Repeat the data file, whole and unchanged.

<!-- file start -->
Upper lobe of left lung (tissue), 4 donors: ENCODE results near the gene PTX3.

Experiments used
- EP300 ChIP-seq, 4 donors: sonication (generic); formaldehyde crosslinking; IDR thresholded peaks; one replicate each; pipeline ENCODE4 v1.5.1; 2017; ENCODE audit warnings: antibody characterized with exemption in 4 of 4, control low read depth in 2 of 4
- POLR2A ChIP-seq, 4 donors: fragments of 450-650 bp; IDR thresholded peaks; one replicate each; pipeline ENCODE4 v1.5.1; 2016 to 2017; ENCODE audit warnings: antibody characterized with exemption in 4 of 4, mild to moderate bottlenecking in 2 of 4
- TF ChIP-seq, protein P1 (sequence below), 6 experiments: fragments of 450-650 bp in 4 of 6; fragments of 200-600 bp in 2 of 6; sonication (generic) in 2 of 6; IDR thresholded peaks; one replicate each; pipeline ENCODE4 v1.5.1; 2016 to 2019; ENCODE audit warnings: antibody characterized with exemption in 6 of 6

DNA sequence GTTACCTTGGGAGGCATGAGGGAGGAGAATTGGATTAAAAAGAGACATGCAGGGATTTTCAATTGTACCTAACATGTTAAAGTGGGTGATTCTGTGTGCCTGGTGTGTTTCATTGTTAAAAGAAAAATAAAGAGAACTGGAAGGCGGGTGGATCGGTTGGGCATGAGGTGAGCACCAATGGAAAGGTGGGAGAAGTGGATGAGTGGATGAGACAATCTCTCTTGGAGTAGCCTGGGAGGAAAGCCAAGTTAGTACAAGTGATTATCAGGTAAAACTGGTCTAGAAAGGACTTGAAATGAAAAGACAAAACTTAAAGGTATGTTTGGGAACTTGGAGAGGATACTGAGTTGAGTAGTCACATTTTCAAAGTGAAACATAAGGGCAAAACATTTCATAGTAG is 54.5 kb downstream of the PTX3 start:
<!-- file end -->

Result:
Upper lobe of left lung (tissue), 4 donors: ENCODE results near the gene PTX3.

Experiments used
- EP300 ChIP-seq, 4 donors: sonication (generic); formaldehyde crosslinking; IDR thresholded peaks; one replicate each; pipeline ENCODE4 v1.5.1; 2017; ENCODE audit warnings: antibody characterized with exemption in 4 of 4, control low read depth in 2 of 4
- POLR2A ChIP-seq, 4 donors: fragments of 450-650 bp; IDR thresholded peaks; one replicate each; pipeline ENCODE4 v1.5.1; 2016 to 2017; ENCODE audit warnings: antibody characterized with exemption in 4 of 4, mild to moderate bottlenecking in 2 of 4
- TF ChIP-seq, protein P1 (sequence below), 6 experiments: fragments of 450-650 bp in 4 of 6; fragments of 200-600 bp in 2 of 6; sonication (generic) in 2 of 6; IDR thresholded peaks; one replicate each; pipeline ENCODE4 v1.5.1; 2016 to 2019; ENCODE audit warnings: antibody characterized with exemption in 6 of 6

DNA sequence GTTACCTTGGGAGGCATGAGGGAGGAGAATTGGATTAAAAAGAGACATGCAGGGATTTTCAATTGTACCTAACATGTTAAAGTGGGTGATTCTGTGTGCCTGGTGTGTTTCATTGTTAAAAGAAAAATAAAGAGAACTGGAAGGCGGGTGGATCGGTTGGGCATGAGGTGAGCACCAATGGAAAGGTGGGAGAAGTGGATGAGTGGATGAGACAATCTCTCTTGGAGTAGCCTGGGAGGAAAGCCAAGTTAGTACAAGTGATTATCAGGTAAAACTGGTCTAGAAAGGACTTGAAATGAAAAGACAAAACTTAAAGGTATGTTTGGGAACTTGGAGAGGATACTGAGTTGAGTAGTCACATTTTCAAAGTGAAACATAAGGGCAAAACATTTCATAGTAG is 54.5 kb downstream of the PTX3 start: